Severe Reliability & Performance Problems with a PE4600
pmueller at sidestep.com
Mon May 17 15:13:00 CDT 2004
> Hardware and Software details: PE4600 with dual 2.2 GHz
> Xeons & 2 GB Ram,
> one 18 gig hard drive and one HP DLT SCSI tape drive running
> off a 29160
> SCSI Card (on board one disabled). Using a DLink DGE-550T
> gigabit ethernet
I am not certain the DGE-550T is a good card. I don't know if it has
NAPI (reduces interrupts under load) or if it is a poor hardware design.
Is the system pushing out lots of load? Does anyone have experience
with this card? Google isn't very helpful.
On important systems you should run regular process % checks and
bandwidth counters. You can pipe this data into MRTG for history and
nice graphs. If you want an example snmpd.conf to allow this behavior
safely message me for an example.
> 11:29am up 2 days, 22:35, 38 users, load average: 36.10,
> 32.19, 25.71
Ouch.. That's a crazy load. In my experience anything over 20 or 30
quickly becomes unresponsive on i386.
> PID USER PRI NI SIZE RSS SHARE STAT %CPU %MEM TIME COMMAND
> 3 root 20 19 0 0 0 RWN 71.7 0.0 12:25
> You'll see that "ksoftirqd_CPU0" is pretty much pinning one
> CPU. I noticed
> this just before the machine died last week as well. As I
> understand it,
> the system runs one of these processes for each CPU, so this
> machine has 4
> (2 hyperthreaded CPUs). I've never ever seem these processes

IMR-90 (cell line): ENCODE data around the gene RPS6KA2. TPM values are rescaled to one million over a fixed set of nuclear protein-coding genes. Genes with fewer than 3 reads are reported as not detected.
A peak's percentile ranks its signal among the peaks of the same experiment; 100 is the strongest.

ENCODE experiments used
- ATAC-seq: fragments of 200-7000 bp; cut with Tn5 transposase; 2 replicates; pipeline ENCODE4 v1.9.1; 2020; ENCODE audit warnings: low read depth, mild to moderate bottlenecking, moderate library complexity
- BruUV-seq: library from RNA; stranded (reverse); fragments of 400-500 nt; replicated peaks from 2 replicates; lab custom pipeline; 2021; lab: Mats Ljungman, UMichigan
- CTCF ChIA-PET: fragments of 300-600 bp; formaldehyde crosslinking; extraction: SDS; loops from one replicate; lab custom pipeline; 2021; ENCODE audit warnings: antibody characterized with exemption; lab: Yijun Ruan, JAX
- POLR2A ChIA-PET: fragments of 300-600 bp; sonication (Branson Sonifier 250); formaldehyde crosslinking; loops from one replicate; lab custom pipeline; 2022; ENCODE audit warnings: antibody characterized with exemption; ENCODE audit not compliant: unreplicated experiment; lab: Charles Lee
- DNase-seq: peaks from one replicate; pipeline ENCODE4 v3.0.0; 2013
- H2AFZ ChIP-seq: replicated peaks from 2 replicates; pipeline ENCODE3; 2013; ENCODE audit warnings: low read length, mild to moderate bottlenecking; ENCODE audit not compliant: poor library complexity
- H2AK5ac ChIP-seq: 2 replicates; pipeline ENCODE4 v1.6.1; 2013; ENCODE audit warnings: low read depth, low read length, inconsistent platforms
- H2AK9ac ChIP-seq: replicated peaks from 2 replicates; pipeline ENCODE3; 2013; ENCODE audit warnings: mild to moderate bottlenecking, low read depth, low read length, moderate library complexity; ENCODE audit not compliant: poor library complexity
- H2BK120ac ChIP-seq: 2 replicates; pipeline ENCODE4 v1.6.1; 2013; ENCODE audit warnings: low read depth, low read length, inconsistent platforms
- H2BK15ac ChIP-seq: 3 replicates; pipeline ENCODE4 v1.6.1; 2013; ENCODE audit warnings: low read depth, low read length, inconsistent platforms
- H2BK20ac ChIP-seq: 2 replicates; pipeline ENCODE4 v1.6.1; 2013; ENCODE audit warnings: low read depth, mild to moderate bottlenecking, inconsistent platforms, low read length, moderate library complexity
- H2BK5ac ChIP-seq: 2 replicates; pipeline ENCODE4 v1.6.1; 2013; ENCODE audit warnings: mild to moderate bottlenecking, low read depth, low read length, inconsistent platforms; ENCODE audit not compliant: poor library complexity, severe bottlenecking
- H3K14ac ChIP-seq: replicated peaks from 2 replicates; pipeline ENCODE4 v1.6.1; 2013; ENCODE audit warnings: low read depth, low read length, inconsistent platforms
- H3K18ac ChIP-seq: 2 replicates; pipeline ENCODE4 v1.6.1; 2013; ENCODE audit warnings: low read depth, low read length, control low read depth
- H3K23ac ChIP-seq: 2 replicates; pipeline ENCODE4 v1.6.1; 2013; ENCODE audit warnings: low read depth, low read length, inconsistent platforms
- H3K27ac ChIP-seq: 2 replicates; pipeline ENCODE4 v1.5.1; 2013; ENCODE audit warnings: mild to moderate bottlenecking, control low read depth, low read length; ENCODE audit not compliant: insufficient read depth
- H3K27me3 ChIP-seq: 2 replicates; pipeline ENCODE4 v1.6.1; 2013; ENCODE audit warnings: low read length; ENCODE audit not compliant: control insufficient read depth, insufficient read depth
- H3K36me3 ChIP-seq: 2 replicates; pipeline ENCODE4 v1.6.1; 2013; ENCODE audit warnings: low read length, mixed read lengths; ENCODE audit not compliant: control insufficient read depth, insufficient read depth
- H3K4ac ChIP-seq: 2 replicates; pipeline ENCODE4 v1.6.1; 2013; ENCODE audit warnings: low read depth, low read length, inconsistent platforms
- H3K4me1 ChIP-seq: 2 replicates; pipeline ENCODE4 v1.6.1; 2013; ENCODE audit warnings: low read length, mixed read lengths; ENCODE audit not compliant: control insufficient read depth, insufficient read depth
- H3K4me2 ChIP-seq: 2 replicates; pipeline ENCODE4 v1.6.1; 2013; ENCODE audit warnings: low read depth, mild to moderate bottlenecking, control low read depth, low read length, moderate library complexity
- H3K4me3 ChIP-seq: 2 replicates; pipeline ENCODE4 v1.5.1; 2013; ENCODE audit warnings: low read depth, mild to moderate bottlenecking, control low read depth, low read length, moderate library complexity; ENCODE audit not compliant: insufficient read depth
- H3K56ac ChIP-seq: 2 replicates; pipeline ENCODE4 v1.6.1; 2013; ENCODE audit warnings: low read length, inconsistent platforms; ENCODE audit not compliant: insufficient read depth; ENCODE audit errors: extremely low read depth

> higher than 0
> %, so I'm thinking this is pretty fishy - any comments?
Ksoftirqd is the interrupt handler. Do you have any idea how much
bandwidth is being pushed through this server? Can you install a
program such as ntop (network top) or MRTG counters to find out? If
this is not an option, you can try using a simple shell script:
while [ $COUNTER -lt 30 ]; do
ifconfig eth0 | grep RX
ifconfig eth0 | grep TX
Something like that. I'm a sysadmin, not a programmer. So no flaming
me! ;-). The goal is to find the bandwidth this server is running.
This script will print out network counters every 5 seconds. You can
take the delta of the packets, then divide by 5. This will then give
you an averaged rate/s. If the rate/s is > 30megabit/s you are likely
running into network card related issues. If it is less than it is
something else. This is true unless the card really sucks.
Unfortunately I don't know the answer.. List?! :)
If the network card is the reason, you will need to replace that
DGE-550T. Most people on the list seem to have great results with the
Intel cards. Intel is NAPI-enabled by default. This means you will get
reduced interrupts, be able to push > 100,000 packets-per-second, and
not have to use a special driver. You will want to be certain to place
the card in a 64-bit slot. Alternatively if you are poor you can
re-enable the onboard card and try the 2.4.27-pre2 kernel and tg3
driver. The downside to this approach is you will be a bit of a guinea
pig. The upside is you can then report to us if 2.4.27-pre2 tg3 patches
from D.Miller make the onboard card stable under load.
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